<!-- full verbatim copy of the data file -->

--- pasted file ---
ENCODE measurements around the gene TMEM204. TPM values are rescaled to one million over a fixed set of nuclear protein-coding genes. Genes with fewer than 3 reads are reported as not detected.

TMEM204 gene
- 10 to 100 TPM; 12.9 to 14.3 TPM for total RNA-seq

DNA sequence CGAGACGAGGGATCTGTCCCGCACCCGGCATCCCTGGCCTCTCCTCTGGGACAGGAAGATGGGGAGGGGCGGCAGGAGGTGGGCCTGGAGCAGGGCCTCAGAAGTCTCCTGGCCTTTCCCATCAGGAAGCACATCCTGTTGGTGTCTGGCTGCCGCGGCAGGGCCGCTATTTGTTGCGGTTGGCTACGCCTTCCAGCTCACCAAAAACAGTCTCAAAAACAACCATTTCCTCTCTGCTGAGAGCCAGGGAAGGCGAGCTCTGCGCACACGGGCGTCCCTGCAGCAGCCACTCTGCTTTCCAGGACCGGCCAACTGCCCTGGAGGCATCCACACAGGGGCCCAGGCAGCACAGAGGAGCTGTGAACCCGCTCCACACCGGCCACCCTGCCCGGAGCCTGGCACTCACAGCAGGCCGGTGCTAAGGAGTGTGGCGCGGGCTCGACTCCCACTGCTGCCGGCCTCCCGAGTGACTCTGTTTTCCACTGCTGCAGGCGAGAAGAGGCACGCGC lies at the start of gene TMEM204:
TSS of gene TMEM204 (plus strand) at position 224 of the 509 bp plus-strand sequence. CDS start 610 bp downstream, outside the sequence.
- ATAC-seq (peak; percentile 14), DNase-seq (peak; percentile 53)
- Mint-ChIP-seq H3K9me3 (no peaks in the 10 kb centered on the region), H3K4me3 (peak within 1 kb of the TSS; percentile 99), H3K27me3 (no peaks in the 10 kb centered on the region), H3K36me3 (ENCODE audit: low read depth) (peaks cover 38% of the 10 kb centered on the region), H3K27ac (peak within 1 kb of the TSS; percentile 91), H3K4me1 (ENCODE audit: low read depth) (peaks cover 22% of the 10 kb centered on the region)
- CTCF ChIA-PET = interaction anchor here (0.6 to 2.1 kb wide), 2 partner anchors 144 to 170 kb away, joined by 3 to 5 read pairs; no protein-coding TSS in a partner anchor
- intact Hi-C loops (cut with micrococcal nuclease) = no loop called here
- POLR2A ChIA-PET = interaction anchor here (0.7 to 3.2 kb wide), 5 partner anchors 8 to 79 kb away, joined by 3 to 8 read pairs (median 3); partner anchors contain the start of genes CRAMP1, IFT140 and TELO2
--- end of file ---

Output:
ENCODE measurements around the gene TMEM204. TPM values are rescaled to one million over a fixed set of nuclear protein-coding genes. Genes with fewer than 3 reads are reported as not detected.

TMEM204 gene
- 10 to 100 TPM; 12.9 to 14.3 TPM for total RNA-seq

DNA sequence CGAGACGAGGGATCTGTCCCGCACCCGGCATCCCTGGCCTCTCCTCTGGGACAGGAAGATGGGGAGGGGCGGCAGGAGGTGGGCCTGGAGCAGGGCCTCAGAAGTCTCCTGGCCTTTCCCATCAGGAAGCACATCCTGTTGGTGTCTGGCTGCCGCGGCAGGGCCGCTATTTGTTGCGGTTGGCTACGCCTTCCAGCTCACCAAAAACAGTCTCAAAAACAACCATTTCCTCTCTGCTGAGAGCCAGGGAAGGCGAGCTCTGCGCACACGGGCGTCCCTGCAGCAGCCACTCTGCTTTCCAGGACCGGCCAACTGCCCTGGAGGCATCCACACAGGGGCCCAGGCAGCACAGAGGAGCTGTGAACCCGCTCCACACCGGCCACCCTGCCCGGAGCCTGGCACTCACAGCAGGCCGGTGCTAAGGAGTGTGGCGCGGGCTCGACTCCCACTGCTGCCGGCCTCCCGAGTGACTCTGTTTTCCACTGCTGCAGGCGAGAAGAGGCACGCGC lies at the start of gene TMEM204:
TSS of gene TMEM204 (plus strand) at position 224 of the 509 bp plus-strand sequence. CDS start 610 bp downstream, outside the sequence.
- ATAC-seq (peak; percentile 14), DNase-seq (peak; percentile 53)
- Mint-ChIP-seq H3K9me3 (no peaks in the 10 kb centered on the region), H3K4me3 (peak within 1 kb of the TSS; percentile 99), H3K27me3 (no peaks in the 10 kb centered on the region), H3K36me3 (ENCODE audit: low read depth) (peaks cover 38% of the 10 kb centered on the region), H3K27ac (peak within 1 kb of the TSS; percentile 91), H3K4me1 (ENCODE audit: low read depth) (peaks cover 22% of the 10 kb centered on the region)
- CTCF ChIA-PET = interaction anchor here (0.6 to 2.1 kb wide), 2 partner anchors 144 to 170 kb away, joined by 3 to 5 read pairs; no protein-coding TSS in a partner anchor
- intact Hi-C loops (cut with micrococcal nuclease) = no loop called here
- POLR2A ChIA-PET = interaction anchor here (0.7 to 3.2 kb wide), 5 partner anchors 8 to 79 kb away, joined by 3 to 8 read pairs (median 3); partner anchors contain the start of genes CRAMP1, IFT140 and TELO2